2 June 1995

Rallying to the top…

Farm contractors son Steven Mantle has a driving ambition: To make it to the top in rallying.

Philip Clarke went to find out what makes him tick

CLIMBING into the

passenger seat of Steven Mantles Peugeot 306, it is immediately obvious that this is no ordinary hatchback.

The snug comfort of the Sparco sports seat is luxury epitomised, but it is in stark contrast to the rest of the interior. No back seats, no carpets, no radio.

As these observations flit through my mind, Steven hits the starter and the two-litre engine roars into life, the whole car shuddering in eager anticipation.

And then he floors it – or so it seems – and, with a squeal of rubber, we burst out of the farm yard and onto the half-mile dirt track behind. The noise is incredible! The floor panels vibrate in a hailstorm of rocks and stones. Outside, trees and hedges flash past in a blur of green as the car slithers from one side of the track to the other. I try to catch a glimpse of the speedo, but focusing in this cocktail-shaker on wheels is a complete non-starter. I guess we are doing about 70mph, although it feels more like 100.

And then, with the end of the lane rushing towards us at an alarming rate, he hits the brakes. With a lurch to the right, we slide to a halt, enveloped in a cloud of dust. All goes suddenly quiet, except for the drone of the fan, valiantly trying to cool the over-heated engine block. As the dust finally clears, I note we have already swung through 180 degrees and are pointing back towards the farm yard.

As Steven flirts with the throttle, I tentatively reach for my seatbelt.

Like most farm children, Steven Mantle learnt to drive at an early age.

Starting with routine tractor work, he quickly graduated to the Land Rover. But these early experiences were also fuelling a passion for driving, which now looks set to become a career.

Using money earned working for his fathers contracting business at Ludlow in Shropshire, and engineering experience gained in the busy workshop, Steven – then just 17 – set about preparing his first rally car in 1993.

The Vauxhall Nova 1600 GSi debuted in the Group N class (for standard road cars) of the Welsh Marches event at the Royal Welsh Showground in November of that year.

Finishing a creditable 7th in his class and 19th overall, Steven was suitably fired-up for his first full season of competitive rallying, in the Group N class of the 1994 Peugeot Gold Star championship.

Five wins in seven rallies were enough to secure him the title and earn him a place on the Shell Scholarship at Silverstone last September for the eight most promising young drivers of the year.

These early achievements have come without any formal training. "We have just learned as we have gone along," says Steven.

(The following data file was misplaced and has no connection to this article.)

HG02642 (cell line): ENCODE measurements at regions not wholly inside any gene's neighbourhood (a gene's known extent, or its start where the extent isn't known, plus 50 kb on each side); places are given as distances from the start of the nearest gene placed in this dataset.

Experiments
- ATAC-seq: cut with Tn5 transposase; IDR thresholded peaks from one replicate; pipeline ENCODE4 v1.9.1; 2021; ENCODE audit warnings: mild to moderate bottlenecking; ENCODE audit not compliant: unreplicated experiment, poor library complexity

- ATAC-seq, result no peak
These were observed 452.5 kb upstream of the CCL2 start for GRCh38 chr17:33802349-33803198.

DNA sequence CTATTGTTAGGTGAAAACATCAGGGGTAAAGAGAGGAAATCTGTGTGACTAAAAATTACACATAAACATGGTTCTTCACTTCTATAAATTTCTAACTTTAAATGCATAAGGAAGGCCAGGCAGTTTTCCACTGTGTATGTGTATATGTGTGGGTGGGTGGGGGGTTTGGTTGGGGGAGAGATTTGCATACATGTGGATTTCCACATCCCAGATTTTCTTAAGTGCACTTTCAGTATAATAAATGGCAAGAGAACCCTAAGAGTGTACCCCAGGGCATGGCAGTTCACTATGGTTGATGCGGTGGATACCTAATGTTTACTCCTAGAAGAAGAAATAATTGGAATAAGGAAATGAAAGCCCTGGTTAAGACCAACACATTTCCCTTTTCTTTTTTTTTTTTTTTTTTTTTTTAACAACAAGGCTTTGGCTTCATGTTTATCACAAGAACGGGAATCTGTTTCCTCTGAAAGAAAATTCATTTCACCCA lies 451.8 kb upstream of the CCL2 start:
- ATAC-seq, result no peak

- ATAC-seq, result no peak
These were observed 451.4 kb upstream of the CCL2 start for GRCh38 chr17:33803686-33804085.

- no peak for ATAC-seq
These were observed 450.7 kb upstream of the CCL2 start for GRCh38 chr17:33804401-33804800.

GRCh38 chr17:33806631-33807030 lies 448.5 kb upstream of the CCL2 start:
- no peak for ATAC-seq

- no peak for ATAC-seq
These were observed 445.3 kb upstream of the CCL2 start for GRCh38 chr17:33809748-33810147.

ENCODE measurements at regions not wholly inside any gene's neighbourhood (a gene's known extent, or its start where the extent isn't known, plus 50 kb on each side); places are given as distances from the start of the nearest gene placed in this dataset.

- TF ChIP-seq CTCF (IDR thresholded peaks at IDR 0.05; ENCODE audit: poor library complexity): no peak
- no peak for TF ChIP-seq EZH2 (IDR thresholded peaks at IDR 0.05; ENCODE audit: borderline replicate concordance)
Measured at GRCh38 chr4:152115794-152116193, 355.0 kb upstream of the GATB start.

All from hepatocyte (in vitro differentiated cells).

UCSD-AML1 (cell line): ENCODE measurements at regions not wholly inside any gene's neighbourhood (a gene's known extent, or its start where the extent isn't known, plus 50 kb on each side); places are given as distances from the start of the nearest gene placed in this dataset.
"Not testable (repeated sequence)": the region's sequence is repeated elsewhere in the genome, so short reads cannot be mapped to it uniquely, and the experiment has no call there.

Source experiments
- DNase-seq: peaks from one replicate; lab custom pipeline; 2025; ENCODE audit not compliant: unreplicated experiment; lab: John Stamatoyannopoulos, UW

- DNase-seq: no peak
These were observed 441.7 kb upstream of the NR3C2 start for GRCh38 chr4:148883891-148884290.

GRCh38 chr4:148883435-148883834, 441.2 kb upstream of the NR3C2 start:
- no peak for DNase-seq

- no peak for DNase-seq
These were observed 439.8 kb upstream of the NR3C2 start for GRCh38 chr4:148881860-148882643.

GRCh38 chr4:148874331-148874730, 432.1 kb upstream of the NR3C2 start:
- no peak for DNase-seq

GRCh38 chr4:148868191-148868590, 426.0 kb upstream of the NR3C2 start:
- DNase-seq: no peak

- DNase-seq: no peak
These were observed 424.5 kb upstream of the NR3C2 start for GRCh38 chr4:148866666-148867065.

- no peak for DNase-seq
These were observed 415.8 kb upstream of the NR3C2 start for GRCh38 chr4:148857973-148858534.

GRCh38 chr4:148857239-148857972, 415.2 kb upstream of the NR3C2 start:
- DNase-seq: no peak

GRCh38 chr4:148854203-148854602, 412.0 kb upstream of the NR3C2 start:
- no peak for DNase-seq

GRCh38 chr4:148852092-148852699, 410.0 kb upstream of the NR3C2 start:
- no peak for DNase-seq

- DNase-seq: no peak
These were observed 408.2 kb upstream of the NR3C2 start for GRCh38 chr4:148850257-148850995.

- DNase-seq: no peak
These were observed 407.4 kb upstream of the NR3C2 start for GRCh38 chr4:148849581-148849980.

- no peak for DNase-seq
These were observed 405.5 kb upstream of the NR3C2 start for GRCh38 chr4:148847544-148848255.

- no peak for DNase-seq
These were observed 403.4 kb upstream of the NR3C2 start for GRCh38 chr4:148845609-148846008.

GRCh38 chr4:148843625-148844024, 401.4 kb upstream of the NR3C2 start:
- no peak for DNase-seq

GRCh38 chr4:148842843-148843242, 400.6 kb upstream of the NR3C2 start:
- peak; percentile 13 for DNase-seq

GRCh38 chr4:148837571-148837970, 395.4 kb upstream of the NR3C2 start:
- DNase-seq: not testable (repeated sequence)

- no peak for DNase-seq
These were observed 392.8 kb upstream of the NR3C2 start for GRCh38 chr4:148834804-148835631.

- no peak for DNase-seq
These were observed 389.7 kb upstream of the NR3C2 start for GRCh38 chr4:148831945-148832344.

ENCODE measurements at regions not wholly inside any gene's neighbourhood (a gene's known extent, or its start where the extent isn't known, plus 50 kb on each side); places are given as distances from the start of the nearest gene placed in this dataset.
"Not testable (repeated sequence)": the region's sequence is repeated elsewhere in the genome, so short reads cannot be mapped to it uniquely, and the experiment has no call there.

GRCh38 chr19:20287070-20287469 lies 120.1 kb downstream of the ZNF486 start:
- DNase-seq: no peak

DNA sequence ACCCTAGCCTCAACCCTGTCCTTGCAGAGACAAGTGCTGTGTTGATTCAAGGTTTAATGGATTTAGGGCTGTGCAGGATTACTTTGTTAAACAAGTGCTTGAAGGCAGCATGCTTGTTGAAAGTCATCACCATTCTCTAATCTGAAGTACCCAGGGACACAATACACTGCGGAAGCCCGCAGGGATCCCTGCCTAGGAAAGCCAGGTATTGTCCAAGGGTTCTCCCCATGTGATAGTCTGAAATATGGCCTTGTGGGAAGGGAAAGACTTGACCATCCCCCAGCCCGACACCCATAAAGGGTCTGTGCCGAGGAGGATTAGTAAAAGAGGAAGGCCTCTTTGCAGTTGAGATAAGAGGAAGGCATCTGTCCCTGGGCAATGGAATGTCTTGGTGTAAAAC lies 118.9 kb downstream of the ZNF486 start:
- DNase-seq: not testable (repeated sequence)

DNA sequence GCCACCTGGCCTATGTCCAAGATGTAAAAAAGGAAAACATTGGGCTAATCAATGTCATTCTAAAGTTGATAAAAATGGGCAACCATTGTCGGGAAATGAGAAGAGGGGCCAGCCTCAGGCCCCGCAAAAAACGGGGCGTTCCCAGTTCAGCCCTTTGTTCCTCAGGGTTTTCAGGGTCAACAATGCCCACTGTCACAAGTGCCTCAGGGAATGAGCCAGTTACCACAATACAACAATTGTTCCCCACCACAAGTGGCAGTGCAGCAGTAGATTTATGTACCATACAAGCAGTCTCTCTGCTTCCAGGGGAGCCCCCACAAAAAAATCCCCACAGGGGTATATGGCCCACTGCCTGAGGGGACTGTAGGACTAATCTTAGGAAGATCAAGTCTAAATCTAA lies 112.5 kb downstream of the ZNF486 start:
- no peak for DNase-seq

To some extent he is following in his fathers wheel tracks.

"I always wanted to rally drive and we would often go and watch," says Bernard Mantle. "But what with starting a family and building up the contracting business, as well as farming about 350 acres in my own right, I never had the time or money.

"Four years ago I got round to building my own Escort and scored some early successes. But now I am stepping aside to concentrate on Stevens career."

So what does it take to stay ahead of the field when driving at 100mph on surfaces not noted for their adhesion?

"The key to success is concentration and anticipation – absorbing the instructions of the co-driver and acting on them. To do that, you have to be fit," says Steven.

"Preparation is also critical, to give the car the best possible chance of surviving 150 miles at full throttle over two days. My background in farming has helped in all these areas."

And what about courage? "Thats not really an issue," says Steven. "Yes, I get nervous. But anything else you just block out."

This season, he has stepped up a level to compete in the Peugeot British Junior Rally Championship, to be held in tandem with the Mobil 1 Top Gear British Rally Champion-ships.

For this new event, Peugeot supplies the shell of the car, and contestants have to build the rest, welding the body, installing the engine, doing the paintwork etc. Despite a small subsidy from Peugeot, the cost is still approaching £20,000.

Powered by a 2-litre, 16-valve Peugeot 306 engine, Stevens first race of the season, the Vauxhall Rally of Wales in March, was one of mixed fortunes. "Together with co-driver, Paul Morris, we were leading the race by over a minute, but then a hairpin came up a bit quick, I rolled it and we hit a tree. It was a write off!"

Despite being awarded £200 and the "Spirit of the Rally" prize for "putting on the best show", this was a major set-back. But encouraged by family and friends, Steven set about salvaging what he could, took delivery of another shell, and the race was on to rebuild a replacement in time for the next event – the Pirelli International in the Kielder Forest, Cumbria.

"It was a busy time of year for us anyway with spraying and spring cultivation, and I had been working up to 60 hours a week for Dad. But myself and local mechanics, Mark Blakeway and Robert Davies, worked into the night, every night for four weeks to make sure I was on the start line in Kielder."

Success in the British Junior Championships this season would earn Steven a guaranteed seat in a Peugeot works team for next year. That would set him well on course to achieve his ultimate ambition – to compete at world championship level.

Back in the Peugeot 306 at the end of the farm track, Steven turns to me with a wry smile. "Right then," he quips. "Shall I show you how its really done?"

"OK" I croak, click home the safety belt and close my eyes.